Broadly defining the Silk Road as extending between Rome and Nara, the ancient Japanese capital that preceded Kyoto, Hirayama began to make annual pilgrimages to different sites along the route, painting not only his iconic desert landscapes but also ruins in places as scattered as Ephesus and Palmyra to the west and Loulan and Dunhuang in the east. Two of his most poignant works depict one of the great Buddhas of Bamiyan before and after it was blown up by the Taliban in 2001. Indeed, Hirayama in his later years grew as famous for his efforts to preserve cultural artifacts along the Silk Road as he was for his paintings.

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Ikuo Hirayama sketching

Hirayama's compelling backstory has a way of hampering attempts to critique his artistic endeavors objectively. Not everyone will find his painting style to their tastes. His use of traditional Nihonga pigments is impeccable, but he layers them on with a heavy hand in simple, repeating motifs and colors that are hardly subtle. This is particularly true of his Silk Road works, dominated by orange (day) and blue (night) and populated by caravans whose riders sometimes resemble stenciled copies, like Ogata Korin's celebrated irises. There is some validity to this impression: Hirayama has said that the constraints on his desert visits often gave him just enough time to sketch one of the figures passing by, which he then used as a model for the other members of the caravan.

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The Never-Ceasing Stream: On the Upper Reaches of the Oirase River, 1994

I found a more nuanced approach to composition and color in his domestic landscapes. One of the most beautiful works on permanent display at the Silk Road Museum is his Cinerama-like wide-screen portrayal of the rushing waters of the Oirase River in northern Japan, with white rapids tumbling around, over and under an array of imposing black boulders and delicate green foliage. Also lovely to look at is his definitive rendering of snowy Mt. Fuji (a Nihonga trope) as seen from a vantage point near the museum. Like the rocks and forest that embrace the Oirase rapids, a foreground of finely wrought winter tree branches balances the dominant white of the mountain. One of the high points of visiting this museum in fair weather is the spectacular view of real-life Fuji that greets you just outside the door.

 

Cover illustrations for the literary journal Umi (Sea), July 1977 special issue (left) and January 1982 issue (right)

Another unexpected delight was a gallery of cover illustrations Hirayama drew in the 1970s and 1980s for the literary journal Umi (Sea). Working within limitations of size and deadline, he produced a series of exquisite meditations on motifs ranging from fish to wild grasses to, of course, Mt. Fuji. Just as thrilling is the extensive display of Central Asian Buddhist statuary collected by Hirayama and his wife Michiko, herself a talented artist who accompanied him on most of his Silk Road expeditions and now serves as director of the museum. The Ghandaran Buddhas from Pakistan and Afghanistan offer vivid testimony to the Greek influence on Buddhist sculpture.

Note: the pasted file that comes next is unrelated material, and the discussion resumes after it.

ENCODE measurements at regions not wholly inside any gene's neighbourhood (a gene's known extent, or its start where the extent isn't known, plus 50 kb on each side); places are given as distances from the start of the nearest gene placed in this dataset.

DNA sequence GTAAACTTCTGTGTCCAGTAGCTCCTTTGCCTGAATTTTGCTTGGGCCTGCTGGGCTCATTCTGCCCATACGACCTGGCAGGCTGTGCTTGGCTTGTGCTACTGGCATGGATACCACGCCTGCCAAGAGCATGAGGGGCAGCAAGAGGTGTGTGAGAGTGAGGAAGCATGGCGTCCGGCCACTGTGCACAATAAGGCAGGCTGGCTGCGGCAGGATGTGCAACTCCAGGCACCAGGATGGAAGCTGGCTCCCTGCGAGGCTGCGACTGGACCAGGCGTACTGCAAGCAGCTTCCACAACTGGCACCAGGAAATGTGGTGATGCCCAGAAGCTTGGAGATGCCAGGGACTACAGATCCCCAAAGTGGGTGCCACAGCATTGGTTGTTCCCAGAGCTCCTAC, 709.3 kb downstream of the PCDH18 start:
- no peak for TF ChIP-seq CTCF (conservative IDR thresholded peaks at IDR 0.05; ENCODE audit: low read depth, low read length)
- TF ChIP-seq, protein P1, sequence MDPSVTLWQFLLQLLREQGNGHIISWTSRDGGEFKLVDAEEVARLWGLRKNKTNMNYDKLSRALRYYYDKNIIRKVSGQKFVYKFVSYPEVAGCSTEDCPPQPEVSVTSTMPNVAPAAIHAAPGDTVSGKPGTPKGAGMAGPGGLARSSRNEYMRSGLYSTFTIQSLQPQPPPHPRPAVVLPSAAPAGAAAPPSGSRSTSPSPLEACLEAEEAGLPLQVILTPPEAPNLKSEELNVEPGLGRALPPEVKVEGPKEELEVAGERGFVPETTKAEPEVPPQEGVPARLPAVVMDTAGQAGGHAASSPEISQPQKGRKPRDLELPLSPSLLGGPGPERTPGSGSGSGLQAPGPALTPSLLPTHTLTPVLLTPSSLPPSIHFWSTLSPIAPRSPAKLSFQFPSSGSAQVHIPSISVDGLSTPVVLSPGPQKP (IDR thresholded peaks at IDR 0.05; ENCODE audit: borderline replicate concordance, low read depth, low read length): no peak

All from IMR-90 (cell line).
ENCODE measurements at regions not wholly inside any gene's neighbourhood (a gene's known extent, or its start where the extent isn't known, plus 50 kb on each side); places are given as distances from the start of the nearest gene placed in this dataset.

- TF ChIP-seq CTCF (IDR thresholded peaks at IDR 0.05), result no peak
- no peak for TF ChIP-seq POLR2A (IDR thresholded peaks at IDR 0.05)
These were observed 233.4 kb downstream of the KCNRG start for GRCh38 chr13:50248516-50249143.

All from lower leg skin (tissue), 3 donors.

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Buddhist statuary in Gallery 1

All of the above exhibits are worthy reasons to visit the Silk Road Museum, but the beauty of its environs is certainly the capper. Try to go on a day clear enough to afford you some vistas of the surrounding peaks. It's easy to see why Hirayama, who owned a summer villa here, would come to take as much inspiration from the lush landscapes of his homeland as he did from deserts thousands of kilometers to the west.

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Exterior view of the Hirayama Ikuo Silk Road Museum in Hokuto, Yamanashi


All works shown are by Ikuo Hirayama and are in the collection of the Hirayama Ikuo Silk Road Museum except where otherwise noted. All images are courtesy of the Hirayama Ikuo Silk Road Museum.


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Hirayama Ikuo: A Retrospective
14 September - 27 December 2019
Hirayama Ikuo Silk Road Museum
2000-6 Koarama, Nagasaka-cho, Hokuto-shi, Yamanashi
Phone: 0551-32-0225
Hours: 10 a.m. to 5 p.m. (entry until 4:30 p.m.); closed during the winter, from 28 December to mid-March 2020
Access: Next to Kai-Koizumi Station on the JR Koumi Line; one train stop or 10 minutes by taxi from Kobuchizawa Station on the JR Chuo Main Line (2 hours from Tokyo by special express)
Hirayama Ikuo Museum of Art
200-2 Setoda-cho Sawa, Onomichi-shi, Hiroshima
Phone: 0845-27-3800
Hours: Open year-round, 9 a.m. to 5 p.m. (entry until 4:30 p.m.)
Access: 10 minutes' walk from Setoda port, accessed by ferry from Mihara or Onomichi (both stations on the JR Sanyo Shinkansen Line)

 
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Alan Gleason
Alan Gleason is a translator, editor and writer based in Tokyo, where he has lived for over 30 years. In addition to writing about the Japanese art scene he has edited and translated works on Japanese theater (from kabuki to the avant-garde) and music (both traditional and contemporary).